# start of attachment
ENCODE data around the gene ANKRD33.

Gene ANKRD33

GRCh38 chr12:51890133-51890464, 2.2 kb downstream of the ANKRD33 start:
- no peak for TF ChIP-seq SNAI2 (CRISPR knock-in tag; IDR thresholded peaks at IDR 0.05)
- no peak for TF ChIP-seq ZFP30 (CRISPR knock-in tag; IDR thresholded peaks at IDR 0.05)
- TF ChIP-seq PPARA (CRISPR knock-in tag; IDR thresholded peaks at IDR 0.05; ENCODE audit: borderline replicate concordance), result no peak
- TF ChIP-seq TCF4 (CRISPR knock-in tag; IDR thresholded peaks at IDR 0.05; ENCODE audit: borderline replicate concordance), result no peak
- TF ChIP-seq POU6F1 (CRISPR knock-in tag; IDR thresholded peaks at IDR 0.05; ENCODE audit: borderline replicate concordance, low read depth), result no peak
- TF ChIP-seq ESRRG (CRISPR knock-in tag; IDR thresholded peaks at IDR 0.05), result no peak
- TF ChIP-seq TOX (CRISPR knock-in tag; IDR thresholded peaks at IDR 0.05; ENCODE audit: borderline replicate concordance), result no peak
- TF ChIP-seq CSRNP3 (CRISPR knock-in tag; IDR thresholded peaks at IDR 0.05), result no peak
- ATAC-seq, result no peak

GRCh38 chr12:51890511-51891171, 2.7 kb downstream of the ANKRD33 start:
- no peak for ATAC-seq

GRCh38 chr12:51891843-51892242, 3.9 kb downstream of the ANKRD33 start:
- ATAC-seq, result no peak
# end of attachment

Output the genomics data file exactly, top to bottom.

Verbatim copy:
ENCODE data around the gene ANKRD33.

Gene ANKRD33

GRCh38 chr12:51890133-51890464, 2.2 kb downstream of the ANKRD33 start:
- no peak for TF ChIP-seq SNAI2 (CRISPR knock-in tag; IDR thresholded peaks at IDR 0.05)
- no peak for TF ChIP-seq ZFP30 (CRISPR knock-in tag; IDR thresholded peaks at IDR 0.05)
- TF ChIP-seq PPARA (CRISPR knock-in tag; IDR thresholded peaks at IDR 0.05; ENCODE audit: borderline replicate concordance), result no peak
- TF ChIP-seq TCF4 (CRISPR knock-in tag; IDR thresholded peaks at IDR 0.05; ENCODE audit: borderline replicate concordance), result no peak
- TF ChIP-seq POU6F1 (CRISPR knock-in tag; IDR thresholded peaks at IDR 0.05; ENCODE audit: borderline replicate concordance, low read depth), result no peak
- TF ChIP-seq ESRRG (CRISPR knock-in tag; IDR thresholded peaks at IDR 0.05), result no peak
- TF ChIP-seq TOX (CRISPR knock-in tag; IDR thresholded peaks at IDR 0.05; ENCODE audit: borderline replicate concordance), result no peak
- TF ChIP-seq CSRNP3 (CRISPR knock-in tag; IDR thresholded peaks at IDR 0.05), result no peak
- ATAC-seq, result no peak

GRCh38 chr12:51890511-51891171, 2.7 kb downstream of the ANKRD33 start:
- no peak for ATAC-seq

GRCh38 chr12:51891843-51892242, 3.9 kb downstream of the ANKRD33 start:
- ATAC-seq, result no peak